I don't know.. all those damned questions are sort of a PITA...  TOss in some sound boards of Arnold S. or the Simpsons... "Who is your daddy, and what does he do?" at random to royally fark with them, too.

Kept waiting on him to pass out, though.
 
2013-04-26 09:30:11 PM
 
2013-04-26 10:45:25 PM
I'd like to try this on weed.
 
2013-04-27 12:09:58 AM

Hohlraum: Entire documentary   http://www.youtube.com/watch?v=Aj8Lj2CXu9k


thanks, I'm starting it now. fascinating.
 
2013-04-27 12:11:25 AM

hutchkc: Some places/people make suicide machines like this. Get a Nitrogen or Helium canister, put a bag over your head or a mouth/nose mask piped to gas can. Turn on, about 12 seconds later your out, and 2 minutes later dead and undetectable via autopsy.


Unless someone notices the bag over your head.
 
2013-04-27 12:27:51 AM
oh god! killing the bunnies with gas was horrible!
 
2013-04-27 12:49:35 AM
Jesus Christ! professor Robert Blecker is an asshole!
 
2013-04-27 01:37:39 AM
http://www.youtube.com/watch?v=_IqWal_EmBg

This is scary when it happens to a pilot
 
2013-04-27 04:52:00 AM
what does "put up the switches" mean
 
2013-04-27 06:40:48 AM

ltdanman44: what does "put up the switches" mean


It's a pilot test.  As in "do this now (put the switches in the up position so we/your passengers don't all die due to your hypoxia) and we should survive"
 
2013-04-27 06:45:17 AM
I had that exact toy when I was a kid.
 
2013-04-27 11:22:40 AM
that's amazing, as soon as the hypoxia set in, he began to act like a Republican Goon.
 
2013-04-27 11:23:46 AM

mark12A: It is a rather kind method of executing someone. But if I was executing someone for murder, I'd prefer they suffer...



then you would be bringing yourself down to their level.  in a way, they succeeded.  i'd be happy to let the f*cker pass out and die.
 
2013-04-27 11:24:16 AM
I was going to make some snarky comment regarding oxygen deprivation and the politics tab but this thread is too damn interesting. And, having dealt [poorly] with someone with mental problems, it's also damn depressing.

One of my relatives had deteriorating mental health. As an example at one point she asked me how to work the deadbolt on the door because she couldn't figure it out. The only thing I could think to say was the obvious. "Take the only thing that will move and turn it the only direction it will go." Later on, when her cancer and organ failure was full-on, the people in the hospital asked her basic questions and she got most fine. She could add, and she knew who the president was. And when they asked her what year it was, she said, "It's 1980. Yes, 1980." It wasn't until that very moment that I knew that something was terribly wrong. All those years I thought she was just a dumbass were actually her being very sick and her brain functions suffering because of it, and I had no idea.

/and nothing I can put in a slashie is going to change that or make me feel any better
 
2013-04-27 11:25:09 AM

LrdPhoenix: ltdanman44: that was interesting .   just not enough brain horsepower to save your own life?  they are telling him to put his mask on or he will die.  i wonder if he can even hear them say that.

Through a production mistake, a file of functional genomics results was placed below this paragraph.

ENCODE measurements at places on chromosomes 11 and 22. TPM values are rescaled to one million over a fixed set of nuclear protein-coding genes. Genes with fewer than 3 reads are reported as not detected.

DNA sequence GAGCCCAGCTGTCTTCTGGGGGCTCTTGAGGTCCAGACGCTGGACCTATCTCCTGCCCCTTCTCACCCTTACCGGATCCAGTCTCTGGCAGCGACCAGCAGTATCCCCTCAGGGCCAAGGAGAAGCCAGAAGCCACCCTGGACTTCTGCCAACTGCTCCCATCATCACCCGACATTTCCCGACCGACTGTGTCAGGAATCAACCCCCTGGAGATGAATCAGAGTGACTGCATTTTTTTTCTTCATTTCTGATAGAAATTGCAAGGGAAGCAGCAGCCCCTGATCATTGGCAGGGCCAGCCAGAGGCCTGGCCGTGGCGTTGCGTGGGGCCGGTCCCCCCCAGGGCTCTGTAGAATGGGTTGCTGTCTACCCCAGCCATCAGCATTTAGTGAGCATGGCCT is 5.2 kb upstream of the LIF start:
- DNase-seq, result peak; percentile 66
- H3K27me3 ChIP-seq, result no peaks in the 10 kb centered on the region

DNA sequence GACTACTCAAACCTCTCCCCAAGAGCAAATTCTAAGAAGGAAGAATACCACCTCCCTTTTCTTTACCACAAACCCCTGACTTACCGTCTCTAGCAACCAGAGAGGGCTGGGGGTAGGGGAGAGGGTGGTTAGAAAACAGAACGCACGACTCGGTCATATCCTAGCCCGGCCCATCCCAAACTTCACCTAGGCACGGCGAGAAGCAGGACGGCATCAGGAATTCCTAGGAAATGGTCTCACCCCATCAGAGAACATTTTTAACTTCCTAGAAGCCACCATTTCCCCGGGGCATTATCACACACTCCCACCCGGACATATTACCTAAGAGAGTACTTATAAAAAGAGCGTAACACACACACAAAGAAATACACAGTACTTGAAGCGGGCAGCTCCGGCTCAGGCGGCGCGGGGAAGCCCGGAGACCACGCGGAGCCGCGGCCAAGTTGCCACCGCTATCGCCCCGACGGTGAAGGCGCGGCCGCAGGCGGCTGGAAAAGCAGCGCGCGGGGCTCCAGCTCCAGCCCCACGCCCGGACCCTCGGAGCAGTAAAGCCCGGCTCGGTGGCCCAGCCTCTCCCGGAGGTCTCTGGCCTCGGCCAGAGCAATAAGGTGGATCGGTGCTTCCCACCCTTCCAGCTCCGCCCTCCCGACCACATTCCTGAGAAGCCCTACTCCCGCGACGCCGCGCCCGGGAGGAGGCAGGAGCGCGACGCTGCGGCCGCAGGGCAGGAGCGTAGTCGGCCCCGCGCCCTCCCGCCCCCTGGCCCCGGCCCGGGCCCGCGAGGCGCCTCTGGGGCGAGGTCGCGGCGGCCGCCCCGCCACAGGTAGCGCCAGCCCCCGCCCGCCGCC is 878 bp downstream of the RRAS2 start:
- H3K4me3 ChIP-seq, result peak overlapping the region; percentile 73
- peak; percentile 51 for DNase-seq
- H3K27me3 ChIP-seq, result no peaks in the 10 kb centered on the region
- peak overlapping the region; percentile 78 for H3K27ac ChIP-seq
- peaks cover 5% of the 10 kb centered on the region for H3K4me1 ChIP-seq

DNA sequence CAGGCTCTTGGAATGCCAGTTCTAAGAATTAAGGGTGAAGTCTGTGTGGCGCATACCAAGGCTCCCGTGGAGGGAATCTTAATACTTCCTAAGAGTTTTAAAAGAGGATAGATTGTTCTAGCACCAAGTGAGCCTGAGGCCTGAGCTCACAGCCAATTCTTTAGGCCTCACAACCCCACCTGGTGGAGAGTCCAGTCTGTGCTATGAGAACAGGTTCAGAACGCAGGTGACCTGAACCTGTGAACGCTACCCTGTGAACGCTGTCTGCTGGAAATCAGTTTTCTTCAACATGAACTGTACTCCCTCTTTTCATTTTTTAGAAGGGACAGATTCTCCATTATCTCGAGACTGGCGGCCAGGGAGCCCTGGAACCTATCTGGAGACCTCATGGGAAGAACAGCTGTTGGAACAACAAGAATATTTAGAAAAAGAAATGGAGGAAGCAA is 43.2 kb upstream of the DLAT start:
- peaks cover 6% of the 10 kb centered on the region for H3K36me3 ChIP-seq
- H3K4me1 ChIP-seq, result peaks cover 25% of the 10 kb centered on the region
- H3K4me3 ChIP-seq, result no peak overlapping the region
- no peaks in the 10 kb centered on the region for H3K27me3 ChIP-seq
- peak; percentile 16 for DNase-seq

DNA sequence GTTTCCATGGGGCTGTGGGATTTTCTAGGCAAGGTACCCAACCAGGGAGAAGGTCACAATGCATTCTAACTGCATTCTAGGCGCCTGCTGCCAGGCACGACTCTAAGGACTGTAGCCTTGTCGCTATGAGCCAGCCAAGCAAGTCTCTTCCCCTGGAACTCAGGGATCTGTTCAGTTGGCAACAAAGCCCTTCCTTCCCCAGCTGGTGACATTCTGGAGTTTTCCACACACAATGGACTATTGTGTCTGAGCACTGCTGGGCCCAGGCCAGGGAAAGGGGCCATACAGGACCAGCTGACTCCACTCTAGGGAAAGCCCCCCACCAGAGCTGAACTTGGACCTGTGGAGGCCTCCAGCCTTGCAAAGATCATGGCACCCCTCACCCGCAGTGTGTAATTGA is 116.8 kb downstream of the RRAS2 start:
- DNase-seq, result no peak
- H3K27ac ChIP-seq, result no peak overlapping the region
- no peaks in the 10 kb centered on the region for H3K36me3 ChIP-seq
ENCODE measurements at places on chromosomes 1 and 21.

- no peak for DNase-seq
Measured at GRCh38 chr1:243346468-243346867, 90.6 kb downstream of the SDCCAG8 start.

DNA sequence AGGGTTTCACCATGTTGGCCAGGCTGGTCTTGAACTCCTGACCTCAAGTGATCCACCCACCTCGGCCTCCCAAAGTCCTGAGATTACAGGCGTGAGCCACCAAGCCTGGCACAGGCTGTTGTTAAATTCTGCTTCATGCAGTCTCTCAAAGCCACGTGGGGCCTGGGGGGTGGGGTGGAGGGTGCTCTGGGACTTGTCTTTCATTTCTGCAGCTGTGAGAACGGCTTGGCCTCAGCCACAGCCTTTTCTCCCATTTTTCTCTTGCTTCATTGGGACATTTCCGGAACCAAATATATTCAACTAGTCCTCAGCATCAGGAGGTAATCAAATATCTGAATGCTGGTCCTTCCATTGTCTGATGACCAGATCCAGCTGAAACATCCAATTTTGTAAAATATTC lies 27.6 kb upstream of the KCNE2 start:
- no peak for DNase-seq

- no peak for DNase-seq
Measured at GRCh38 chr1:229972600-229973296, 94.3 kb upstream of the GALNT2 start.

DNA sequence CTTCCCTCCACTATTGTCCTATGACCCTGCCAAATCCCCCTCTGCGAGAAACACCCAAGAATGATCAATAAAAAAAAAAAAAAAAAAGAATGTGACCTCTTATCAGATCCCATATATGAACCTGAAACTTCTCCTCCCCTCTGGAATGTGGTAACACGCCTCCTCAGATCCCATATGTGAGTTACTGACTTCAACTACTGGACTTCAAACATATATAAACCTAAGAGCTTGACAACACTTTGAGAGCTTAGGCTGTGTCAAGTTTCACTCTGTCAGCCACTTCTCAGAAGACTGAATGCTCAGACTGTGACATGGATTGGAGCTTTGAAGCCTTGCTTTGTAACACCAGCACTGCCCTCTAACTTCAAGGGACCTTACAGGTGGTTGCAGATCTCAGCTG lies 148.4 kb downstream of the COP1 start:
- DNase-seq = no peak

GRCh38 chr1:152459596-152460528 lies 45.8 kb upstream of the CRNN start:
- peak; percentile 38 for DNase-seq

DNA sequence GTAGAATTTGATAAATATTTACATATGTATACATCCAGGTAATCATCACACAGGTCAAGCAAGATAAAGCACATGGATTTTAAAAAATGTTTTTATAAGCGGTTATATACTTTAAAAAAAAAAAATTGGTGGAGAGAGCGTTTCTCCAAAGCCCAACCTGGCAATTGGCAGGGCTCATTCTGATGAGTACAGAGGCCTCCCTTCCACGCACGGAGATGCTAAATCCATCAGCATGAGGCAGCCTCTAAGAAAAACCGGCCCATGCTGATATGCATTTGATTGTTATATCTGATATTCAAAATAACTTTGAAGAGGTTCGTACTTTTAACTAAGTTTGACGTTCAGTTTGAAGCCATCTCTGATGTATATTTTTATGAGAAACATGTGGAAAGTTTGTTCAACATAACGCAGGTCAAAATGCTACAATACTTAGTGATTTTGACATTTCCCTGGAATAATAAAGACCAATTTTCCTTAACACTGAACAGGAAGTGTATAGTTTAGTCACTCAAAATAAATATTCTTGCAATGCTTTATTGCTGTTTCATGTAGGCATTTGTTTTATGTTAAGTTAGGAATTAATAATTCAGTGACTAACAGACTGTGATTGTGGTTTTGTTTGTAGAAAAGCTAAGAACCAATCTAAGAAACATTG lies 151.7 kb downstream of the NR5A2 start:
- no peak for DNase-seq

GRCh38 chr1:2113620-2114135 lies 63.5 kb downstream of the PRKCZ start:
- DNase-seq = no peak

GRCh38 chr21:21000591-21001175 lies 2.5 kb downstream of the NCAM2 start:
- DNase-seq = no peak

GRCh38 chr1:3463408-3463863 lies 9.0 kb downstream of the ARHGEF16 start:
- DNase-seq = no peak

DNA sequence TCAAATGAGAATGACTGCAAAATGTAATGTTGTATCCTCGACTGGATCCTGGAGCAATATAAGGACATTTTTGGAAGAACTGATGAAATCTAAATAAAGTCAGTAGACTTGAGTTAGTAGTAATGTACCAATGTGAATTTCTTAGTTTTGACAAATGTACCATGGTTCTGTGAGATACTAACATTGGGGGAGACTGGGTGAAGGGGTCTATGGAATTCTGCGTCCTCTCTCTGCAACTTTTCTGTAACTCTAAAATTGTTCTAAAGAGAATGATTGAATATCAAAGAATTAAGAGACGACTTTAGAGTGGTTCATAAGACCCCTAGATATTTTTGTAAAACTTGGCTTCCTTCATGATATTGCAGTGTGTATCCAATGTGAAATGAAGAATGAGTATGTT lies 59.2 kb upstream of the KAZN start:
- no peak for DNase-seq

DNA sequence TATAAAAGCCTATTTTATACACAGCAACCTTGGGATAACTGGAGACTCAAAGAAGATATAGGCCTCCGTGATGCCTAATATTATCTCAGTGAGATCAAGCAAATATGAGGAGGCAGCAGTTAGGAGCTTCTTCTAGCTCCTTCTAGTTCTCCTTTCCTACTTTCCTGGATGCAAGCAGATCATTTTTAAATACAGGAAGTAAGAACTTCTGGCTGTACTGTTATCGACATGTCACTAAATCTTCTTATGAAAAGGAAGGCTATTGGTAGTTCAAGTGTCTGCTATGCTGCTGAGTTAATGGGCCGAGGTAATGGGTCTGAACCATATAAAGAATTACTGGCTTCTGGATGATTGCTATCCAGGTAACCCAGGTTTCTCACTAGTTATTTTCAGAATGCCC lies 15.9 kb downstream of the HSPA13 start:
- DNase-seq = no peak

he seems preoccupied with what he is holding. i guess it is like dealing with a really drunk person, you can talk to them all day long but they won't listen or do what you tell them

Your brain doesn't consider language processing, visual processing, or problem solving to be very important when it's expending all its resources trying to keep your heart and lungs and such functioning, even though in this instance they're the things you need most in order not to die.  With alcohol, the alcohol is suppressing such functions, but here, your brain is shutting itself down to conserve what little it has for as long as it can.



he could have had the same result downing about 6-8 vodka tonics on an empty stomach.  ((::
 
2013-04-27 01:34:23 PM
Over the years I've heard quite a few people say the worst way to go would be Drowning.

I disagree.  Anyone with a solid background in swimming can tell you the opposite is true.  The "hurt"  you feel when you're underwater for too long is due to carbon dioxide build-up.  Once you get passed that, you actually feel really really good -- kinda like the guy in the video.  Granted, that's when your brain cells start dying off -- but it's a weird euphoric feeling.

We have some pretty intense (and painful) games of Sharks and Minnows in high school.  With experienced swimmers, the only way to keep them from making it across the pool underwater was to hold them in place until they ran out of air.  Then, theoretically, they'd surface on their own.  Unfortunately, some of us were more stubborn than others.  I got to that point a couple of times -- it felt so good it scared the crap out of me.
 
2013-04-27 02:54:32 PM

Blink: Over the years I've heard quite a few people say the worst way to go would be Drowning.


i would always say by dehydration.  would be brutal.
 
2013-04-27 04:14:08 PM

sn0wblind: Blink: Over the years I've heard quite a few people say the worst way to go would be Drowning.

i would always say by dehydration.  would be brutal.


It IS brutal. I almost went that way. It was the most pain I ever felt in my life. I was at the threshold of begging to be knocked out or euthanized. It was horrible.